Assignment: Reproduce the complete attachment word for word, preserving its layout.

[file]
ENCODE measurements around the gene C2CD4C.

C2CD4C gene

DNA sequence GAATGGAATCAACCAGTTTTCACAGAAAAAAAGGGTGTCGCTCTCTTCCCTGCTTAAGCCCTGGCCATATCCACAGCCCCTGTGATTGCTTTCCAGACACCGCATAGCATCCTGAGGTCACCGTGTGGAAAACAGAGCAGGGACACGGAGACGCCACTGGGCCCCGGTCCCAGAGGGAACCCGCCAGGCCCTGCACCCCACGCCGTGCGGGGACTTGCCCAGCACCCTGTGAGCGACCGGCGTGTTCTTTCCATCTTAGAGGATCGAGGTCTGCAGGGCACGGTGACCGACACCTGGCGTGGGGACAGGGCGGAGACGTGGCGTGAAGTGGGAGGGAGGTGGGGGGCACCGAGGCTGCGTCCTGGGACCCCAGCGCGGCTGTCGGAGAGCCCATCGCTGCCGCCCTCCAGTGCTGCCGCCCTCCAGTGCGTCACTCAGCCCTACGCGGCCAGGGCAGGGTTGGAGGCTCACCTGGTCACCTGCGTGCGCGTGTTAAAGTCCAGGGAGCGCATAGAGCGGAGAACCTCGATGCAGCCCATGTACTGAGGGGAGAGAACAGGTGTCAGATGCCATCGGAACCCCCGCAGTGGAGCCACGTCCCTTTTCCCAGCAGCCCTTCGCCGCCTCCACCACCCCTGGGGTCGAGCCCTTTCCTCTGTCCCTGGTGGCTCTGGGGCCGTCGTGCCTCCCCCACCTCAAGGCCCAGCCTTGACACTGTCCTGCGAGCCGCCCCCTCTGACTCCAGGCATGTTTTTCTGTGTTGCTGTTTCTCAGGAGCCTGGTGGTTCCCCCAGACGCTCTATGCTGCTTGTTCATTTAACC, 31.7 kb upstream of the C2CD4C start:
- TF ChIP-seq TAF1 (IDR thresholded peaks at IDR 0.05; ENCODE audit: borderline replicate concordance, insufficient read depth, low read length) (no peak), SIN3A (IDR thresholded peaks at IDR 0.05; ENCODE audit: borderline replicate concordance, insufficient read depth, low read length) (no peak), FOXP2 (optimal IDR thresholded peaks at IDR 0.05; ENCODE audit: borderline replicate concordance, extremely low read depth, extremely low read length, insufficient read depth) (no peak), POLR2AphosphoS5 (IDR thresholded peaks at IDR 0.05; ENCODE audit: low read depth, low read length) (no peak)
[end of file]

ENCODE measurements around the gene C2CD4C.

C2CD4C gene

DNA sequence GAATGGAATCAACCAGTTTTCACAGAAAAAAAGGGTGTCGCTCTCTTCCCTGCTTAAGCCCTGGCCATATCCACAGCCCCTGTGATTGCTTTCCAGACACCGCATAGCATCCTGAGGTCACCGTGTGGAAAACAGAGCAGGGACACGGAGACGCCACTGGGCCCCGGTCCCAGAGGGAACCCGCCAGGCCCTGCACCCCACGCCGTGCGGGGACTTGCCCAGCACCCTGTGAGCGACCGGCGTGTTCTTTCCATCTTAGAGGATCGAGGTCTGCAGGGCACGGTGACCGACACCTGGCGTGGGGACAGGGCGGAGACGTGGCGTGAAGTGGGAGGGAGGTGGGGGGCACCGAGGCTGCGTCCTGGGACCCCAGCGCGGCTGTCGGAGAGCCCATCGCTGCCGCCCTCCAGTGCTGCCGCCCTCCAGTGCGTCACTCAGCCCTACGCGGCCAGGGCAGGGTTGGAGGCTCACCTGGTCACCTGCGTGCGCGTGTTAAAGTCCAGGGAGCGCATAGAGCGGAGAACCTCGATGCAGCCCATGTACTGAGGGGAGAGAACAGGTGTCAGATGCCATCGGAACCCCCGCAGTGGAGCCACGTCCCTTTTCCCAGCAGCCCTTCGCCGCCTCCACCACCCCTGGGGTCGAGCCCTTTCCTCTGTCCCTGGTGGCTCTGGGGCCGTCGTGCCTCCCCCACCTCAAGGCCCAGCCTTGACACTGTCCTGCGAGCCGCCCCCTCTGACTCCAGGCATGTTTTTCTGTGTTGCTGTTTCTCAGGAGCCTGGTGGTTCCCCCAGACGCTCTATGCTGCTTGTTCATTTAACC, 31.7 kb upstream of the C2CD4C start:
- TF ChIP-seq TAF1 (IDR thresholded peaks at IDR 0.05; ENCODE audit: borderline replicate concordance, insufficient read depth, low read length) (no peak), SIN3A (IDR thresholded peaks at IDR 0.05; ENCODE audit: borderline replicate concordance, insufficient read depth, low read length) (no peak), FOXP2 (optimal IDR thresholded peaks at IDR 0.05; ENCODE audit: borderline replicate concordance, extremely low read depth, extremely low read length, insufficient read depth) (no peak), POLR2AphosphoS5 (IDR thresholded peaks at IDR 0.05; ENCODE audit: low read depth, low read length) (no peak)